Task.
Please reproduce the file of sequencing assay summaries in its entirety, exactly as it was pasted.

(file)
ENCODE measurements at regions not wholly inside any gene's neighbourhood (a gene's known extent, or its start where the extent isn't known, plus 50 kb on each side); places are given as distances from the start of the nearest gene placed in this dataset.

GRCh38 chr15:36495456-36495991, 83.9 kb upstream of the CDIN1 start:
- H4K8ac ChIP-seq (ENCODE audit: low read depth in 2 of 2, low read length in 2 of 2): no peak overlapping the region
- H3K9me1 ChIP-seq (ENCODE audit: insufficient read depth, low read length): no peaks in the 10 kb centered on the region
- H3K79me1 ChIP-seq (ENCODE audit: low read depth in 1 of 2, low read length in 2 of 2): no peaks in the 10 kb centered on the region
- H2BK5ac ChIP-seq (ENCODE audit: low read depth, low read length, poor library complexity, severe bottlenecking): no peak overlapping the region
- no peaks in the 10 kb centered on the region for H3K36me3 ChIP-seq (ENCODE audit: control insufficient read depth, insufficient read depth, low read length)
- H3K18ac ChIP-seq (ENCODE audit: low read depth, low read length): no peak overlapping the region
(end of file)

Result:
ENCODE measurements at regions not wholly inside any gene's neighbourhood (a gene's known extent, or its start where the extent isn't known, plus 50 kb on each side); places are given as distances from the start of the nearest gene placed in this dataset.

GRCh38 chr15:36495456-36495991, 83.9 kb upstream of the CDIN1 start:
- H4K8ac ChIP-seq (ENCODE audit: low read depth in 2 of 2, low read length in 2 of 2): no peak overlapping the region
- H3K9me1 ChIP-seq (ENCODE audit: insufficient read depth, low read length): no peaks in the 10 kb centered on the region
- H3K79me1 ChIP-seq (ENCODE audit: low read depth in 1 of 2, low read length in 2 of 2): no peaks in the 10 kb centered on the region
- H2BK5ac ChIP-seq (ENCODE audit: low read depth, low read length, poor library complexity, severe bottlenecking): no peak overlapping the region
- no peaks in the 10 kb centered on the region for H3K36me3 ChIP-seq (ENCODE audit: control insufficient read depth, insufficient read depth, low read length)
- H3K18ac ChIP-seq (ENCODE audit: low read depth, low read length): no peak overlapping the region